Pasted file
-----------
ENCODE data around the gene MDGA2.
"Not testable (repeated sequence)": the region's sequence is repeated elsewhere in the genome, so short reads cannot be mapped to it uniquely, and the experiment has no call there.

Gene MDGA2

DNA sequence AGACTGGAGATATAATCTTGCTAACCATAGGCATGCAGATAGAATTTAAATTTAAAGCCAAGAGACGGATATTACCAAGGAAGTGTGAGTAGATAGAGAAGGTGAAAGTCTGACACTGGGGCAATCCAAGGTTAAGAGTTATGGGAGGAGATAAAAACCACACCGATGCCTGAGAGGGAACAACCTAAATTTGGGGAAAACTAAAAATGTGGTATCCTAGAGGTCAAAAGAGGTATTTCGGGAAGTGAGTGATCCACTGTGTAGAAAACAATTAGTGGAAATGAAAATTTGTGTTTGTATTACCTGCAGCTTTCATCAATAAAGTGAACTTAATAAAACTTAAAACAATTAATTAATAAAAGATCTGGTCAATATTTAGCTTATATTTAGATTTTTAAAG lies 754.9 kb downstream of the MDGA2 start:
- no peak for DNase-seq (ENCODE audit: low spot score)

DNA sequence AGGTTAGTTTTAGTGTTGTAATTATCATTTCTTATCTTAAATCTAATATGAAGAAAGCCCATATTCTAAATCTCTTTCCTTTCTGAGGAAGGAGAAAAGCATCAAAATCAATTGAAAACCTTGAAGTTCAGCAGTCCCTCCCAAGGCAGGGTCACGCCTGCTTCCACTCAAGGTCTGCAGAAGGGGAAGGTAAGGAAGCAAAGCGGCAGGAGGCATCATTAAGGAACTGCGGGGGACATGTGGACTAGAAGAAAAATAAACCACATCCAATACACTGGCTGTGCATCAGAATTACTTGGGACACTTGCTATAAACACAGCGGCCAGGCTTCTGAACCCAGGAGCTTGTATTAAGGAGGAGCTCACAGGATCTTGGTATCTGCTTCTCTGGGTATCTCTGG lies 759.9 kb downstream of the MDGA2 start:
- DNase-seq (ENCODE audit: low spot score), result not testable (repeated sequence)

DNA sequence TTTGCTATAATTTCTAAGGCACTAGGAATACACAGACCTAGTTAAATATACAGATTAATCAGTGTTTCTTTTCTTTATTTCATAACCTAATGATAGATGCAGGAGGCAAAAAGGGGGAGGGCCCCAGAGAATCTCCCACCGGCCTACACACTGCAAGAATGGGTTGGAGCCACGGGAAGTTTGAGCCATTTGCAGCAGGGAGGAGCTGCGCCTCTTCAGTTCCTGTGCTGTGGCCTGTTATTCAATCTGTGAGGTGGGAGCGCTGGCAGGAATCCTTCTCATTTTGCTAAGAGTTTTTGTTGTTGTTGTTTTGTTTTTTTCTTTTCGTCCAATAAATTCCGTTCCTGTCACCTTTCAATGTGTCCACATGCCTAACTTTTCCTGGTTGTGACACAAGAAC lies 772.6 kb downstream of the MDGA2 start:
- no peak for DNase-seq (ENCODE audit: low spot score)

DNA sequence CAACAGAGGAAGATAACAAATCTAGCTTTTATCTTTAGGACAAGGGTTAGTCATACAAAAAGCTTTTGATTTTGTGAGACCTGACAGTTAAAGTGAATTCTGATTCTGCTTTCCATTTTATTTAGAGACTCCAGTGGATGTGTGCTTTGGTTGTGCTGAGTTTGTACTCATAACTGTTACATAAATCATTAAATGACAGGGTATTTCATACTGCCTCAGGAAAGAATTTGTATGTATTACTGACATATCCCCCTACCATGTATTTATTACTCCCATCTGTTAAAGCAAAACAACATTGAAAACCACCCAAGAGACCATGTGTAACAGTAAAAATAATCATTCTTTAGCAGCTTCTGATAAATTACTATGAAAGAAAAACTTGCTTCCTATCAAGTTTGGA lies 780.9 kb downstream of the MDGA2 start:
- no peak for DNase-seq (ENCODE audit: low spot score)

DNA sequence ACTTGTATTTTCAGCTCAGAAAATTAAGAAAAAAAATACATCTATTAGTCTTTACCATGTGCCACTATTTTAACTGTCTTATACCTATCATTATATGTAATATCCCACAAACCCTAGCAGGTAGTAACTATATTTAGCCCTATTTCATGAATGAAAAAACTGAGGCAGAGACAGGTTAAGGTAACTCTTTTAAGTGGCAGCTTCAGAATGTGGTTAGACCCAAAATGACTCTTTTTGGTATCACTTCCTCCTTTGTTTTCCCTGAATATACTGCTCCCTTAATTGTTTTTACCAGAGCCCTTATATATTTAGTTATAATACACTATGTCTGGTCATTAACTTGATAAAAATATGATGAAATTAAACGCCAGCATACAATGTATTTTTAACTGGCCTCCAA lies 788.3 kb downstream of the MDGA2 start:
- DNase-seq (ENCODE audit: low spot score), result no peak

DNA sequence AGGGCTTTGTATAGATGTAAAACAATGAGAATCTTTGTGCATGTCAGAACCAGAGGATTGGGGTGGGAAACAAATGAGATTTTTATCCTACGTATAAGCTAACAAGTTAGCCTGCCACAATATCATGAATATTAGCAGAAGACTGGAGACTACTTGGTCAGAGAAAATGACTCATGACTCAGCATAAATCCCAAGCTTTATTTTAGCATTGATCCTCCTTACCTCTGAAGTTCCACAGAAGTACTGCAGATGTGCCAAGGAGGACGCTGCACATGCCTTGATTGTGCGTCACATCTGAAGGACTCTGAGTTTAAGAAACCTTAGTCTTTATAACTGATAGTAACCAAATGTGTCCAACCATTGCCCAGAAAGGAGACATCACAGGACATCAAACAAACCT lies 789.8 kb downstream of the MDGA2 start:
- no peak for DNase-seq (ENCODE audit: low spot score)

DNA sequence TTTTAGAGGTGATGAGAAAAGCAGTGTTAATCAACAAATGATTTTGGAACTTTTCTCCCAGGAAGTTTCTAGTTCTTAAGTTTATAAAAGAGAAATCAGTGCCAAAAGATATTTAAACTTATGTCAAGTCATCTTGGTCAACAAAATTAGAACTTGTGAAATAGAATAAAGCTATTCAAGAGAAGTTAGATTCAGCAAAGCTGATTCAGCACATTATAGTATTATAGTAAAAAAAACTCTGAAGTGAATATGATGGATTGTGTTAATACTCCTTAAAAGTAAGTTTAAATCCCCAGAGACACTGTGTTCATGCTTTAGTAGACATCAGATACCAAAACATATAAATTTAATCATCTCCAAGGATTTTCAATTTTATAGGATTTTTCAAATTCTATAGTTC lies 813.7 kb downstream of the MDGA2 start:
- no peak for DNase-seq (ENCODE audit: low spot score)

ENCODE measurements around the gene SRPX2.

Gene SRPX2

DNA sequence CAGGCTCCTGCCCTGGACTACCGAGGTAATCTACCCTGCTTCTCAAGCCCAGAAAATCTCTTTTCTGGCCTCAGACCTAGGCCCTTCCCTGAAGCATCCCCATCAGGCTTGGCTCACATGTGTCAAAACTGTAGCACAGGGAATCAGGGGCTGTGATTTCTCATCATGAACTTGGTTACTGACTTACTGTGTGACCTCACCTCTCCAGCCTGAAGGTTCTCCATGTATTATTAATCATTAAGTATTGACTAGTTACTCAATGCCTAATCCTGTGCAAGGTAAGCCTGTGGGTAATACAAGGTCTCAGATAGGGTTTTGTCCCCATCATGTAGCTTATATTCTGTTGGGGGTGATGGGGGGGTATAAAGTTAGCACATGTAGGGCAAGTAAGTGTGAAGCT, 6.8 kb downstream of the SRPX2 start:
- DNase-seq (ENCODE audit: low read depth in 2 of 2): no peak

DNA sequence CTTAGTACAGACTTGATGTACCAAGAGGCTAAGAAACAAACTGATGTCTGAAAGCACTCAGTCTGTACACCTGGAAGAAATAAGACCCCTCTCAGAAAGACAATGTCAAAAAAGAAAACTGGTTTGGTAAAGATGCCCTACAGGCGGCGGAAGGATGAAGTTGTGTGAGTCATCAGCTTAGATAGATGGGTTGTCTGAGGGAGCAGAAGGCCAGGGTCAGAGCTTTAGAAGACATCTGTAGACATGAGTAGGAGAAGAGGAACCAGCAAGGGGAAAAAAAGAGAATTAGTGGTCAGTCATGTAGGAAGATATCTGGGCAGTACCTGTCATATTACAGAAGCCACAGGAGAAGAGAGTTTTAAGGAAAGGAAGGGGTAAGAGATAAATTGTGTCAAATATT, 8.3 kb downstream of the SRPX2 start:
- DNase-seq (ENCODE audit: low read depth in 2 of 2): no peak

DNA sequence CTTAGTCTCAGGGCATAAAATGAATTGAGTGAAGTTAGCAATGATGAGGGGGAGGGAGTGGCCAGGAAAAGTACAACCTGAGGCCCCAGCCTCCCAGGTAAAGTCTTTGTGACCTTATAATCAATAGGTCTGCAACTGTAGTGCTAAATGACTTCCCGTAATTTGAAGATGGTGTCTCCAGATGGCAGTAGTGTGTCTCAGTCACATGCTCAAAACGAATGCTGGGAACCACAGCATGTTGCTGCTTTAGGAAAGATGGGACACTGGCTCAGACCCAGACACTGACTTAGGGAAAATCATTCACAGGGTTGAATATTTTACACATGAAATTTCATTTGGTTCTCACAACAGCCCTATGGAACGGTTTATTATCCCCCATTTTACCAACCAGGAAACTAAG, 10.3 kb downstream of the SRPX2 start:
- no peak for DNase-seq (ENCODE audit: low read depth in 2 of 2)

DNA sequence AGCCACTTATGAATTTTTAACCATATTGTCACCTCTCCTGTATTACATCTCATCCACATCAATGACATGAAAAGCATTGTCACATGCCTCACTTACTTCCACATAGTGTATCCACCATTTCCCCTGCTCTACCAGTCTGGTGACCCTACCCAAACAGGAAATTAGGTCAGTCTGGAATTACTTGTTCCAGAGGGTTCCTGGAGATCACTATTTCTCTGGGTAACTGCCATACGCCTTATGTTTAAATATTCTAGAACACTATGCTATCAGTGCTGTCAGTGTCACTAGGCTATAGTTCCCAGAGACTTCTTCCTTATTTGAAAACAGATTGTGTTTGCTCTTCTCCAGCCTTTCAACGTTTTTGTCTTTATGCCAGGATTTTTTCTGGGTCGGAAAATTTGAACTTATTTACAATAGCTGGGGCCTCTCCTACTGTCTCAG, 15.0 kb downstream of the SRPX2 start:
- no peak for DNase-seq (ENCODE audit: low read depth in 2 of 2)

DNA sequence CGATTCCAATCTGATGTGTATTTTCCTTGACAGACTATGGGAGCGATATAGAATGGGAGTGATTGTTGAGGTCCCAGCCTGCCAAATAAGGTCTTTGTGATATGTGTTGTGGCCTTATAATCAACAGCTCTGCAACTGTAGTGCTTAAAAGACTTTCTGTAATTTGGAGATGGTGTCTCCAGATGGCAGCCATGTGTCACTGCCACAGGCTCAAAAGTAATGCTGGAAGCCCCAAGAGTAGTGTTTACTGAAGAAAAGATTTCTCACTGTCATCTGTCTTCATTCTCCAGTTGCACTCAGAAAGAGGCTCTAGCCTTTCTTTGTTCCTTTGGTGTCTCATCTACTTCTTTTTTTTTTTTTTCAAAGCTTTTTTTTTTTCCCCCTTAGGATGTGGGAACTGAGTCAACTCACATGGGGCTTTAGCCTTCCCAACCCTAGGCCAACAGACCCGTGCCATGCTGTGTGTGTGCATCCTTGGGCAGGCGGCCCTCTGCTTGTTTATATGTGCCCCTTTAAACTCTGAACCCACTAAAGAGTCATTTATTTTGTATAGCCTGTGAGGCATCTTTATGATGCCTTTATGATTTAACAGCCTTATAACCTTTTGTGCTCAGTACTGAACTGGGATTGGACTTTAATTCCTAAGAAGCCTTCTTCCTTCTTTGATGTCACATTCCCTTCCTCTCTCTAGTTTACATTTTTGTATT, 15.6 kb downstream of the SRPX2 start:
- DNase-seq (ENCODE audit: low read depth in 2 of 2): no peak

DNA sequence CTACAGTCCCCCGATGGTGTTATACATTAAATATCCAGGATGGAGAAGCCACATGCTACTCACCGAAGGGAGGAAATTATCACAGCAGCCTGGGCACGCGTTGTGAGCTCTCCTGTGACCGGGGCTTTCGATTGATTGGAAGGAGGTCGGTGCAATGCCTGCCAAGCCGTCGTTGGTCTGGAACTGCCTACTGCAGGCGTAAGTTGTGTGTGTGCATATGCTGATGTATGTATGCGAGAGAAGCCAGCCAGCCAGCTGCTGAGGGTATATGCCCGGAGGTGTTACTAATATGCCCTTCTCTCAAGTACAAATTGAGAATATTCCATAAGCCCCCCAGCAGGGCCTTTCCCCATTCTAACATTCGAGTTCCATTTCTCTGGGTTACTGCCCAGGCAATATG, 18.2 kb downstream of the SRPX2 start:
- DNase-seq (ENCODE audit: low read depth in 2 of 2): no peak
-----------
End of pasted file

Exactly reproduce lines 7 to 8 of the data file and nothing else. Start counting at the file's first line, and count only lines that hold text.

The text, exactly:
- DNase-seq (ENCODE audit: low spot score), result not testable (repeated sequence)

DNA sequence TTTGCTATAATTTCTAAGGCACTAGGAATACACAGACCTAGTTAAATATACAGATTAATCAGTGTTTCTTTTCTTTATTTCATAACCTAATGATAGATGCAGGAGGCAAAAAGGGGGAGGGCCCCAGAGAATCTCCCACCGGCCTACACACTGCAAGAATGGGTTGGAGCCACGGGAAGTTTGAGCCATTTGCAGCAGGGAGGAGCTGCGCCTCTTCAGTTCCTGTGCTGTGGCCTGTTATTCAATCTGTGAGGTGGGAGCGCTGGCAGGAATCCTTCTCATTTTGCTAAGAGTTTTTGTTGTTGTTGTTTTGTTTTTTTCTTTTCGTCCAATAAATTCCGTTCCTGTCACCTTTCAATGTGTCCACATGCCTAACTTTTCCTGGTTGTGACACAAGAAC lies 772.6 kb downstream of the MDGA2 start: